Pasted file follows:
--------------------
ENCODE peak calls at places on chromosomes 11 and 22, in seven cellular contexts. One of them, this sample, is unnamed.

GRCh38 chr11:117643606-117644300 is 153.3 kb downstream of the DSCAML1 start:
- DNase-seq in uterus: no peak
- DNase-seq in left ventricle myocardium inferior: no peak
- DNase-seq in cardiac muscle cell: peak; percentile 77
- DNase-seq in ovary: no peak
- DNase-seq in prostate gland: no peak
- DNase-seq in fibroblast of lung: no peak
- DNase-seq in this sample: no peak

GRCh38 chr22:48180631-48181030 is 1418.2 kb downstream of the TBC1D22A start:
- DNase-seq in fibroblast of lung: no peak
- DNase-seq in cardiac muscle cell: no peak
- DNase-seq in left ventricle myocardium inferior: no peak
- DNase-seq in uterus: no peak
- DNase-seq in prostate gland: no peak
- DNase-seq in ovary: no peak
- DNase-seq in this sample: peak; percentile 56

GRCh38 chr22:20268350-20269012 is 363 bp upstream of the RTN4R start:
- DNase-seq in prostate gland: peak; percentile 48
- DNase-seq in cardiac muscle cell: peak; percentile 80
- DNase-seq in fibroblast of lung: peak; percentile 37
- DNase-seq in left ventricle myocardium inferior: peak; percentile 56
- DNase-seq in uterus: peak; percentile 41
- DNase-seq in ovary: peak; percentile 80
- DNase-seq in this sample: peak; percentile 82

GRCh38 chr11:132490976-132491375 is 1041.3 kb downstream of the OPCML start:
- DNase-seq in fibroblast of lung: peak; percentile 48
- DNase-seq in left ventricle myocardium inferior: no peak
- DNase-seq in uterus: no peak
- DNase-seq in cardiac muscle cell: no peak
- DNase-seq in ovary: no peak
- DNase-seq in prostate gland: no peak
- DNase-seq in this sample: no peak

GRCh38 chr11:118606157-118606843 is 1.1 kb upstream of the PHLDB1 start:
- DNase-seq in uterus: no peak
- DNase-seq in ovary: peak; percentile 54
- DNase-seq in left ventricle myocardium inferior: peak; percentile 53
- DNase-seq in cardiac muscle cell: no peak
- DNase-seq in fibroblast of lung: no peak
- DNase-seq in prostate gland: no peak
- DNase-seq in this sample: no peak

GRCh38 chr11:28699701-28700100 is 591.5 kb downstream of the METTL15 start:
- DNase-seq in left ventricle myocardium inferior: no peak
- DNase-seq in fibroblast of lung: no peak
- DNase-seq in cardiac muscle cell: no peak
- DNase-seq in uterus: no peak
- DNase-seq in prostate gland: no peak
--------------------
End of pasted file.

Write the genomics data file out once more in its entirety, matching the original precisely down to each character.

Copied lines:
ENCODE peak calls at places on chromosomes 11 and 22, in seven cellular contexts. One of them, this sample, is unnamed.

GRCh38 chr11:117643606-117644300 is 153.3 kb downstream of the DSCAML1 start:
- DNase-seq in uterus: no peak
- DNase-seq in left ventricle myocardium inferior: no peak
- DNase-seq in cardiac muscle cell: peak; percentile 77
- DNase-seq in ovary: no peak
- DNase-seq in prostate gland: no peak
- DNase-seq in fibroblast of lung: no peak
- DNase-seq in this sample: no peak

GRCh38 chr22:48180631-48181030 is 1418.2 kb downstream of the TBC1D22A start:
- DNase-seq in fibroblast of lung: no peak
- DNase-seq in cardiac muscle cell: no peak
- DNase-seq in left ventricle myocardium inferior: no peak
- DNase-seq in uterus: no peak
- DNase-seq in prostate gland: no peak
- DNase-seq in ovary: no peak
- DNase-seq in this sample: peak; percentile 56

GRCh38 chr22:20268350-20269012 is 363 bp upstream of the RTN4R start:
- DNase-seq in prostate gland: peak; percentile 48
- DNase-seq in cardiac muscle cell: peak; percentile 80
- DNase-seq in fibroblast of lung: peak; percentile 37
- DNase-seq in left ventricle myocardium inferior: peak; percentile 56
- DNase-seq in uterus: peak; percentile 41
- DNase-seq in ovary: peak; percentile 80
- DNase-seq in this sample: peak; percentile 82

GRCh38 chr11:132490976-132491375 is 1041.3 kb downstream of the OPCML start:
- DNase-seq in fibroblast of lung: peak; percentile 48
- DNase-seq in left ventricle myocardium inferior: no peak
- DNase-seq in uterus: no peak
- DNase-seq in cardiac muscle cell: no peak
- DNase-seq in ovary: no peak
- DNase-seq in prostate gland: no peak
- DNase-seq in this sample: no peak

GRCh38 chr11:118606157-118606843 is 1.1 kb upstream of the PHLDB1 start:
- DNase-seq in uterus: no peak
- DNase-seq in ovary: peak; percentile 54
- DNase-seq in left ventricle myocardium inferior: peak; percentile 53
- DNase-seq in cardiac muscle cell: no peak
- DNase-seq in fibroblast of lung: no peak
- DNase-seq in prostate gland: no peak
- DNase-seq in this sample: no peak

GRCh38 chr11:28699701-28700100 is 591.5 kb downstream of the METTL15 start:
- DNase-seq in left ventricle myocardium inferior: no peak
- DNase-seq in fibroblast of lung: no peak
- DNase-seq in cardiac muscle cell: no peak
- DNase-seq in uterus: no peak
- DNase-seq in prostate gland: no peak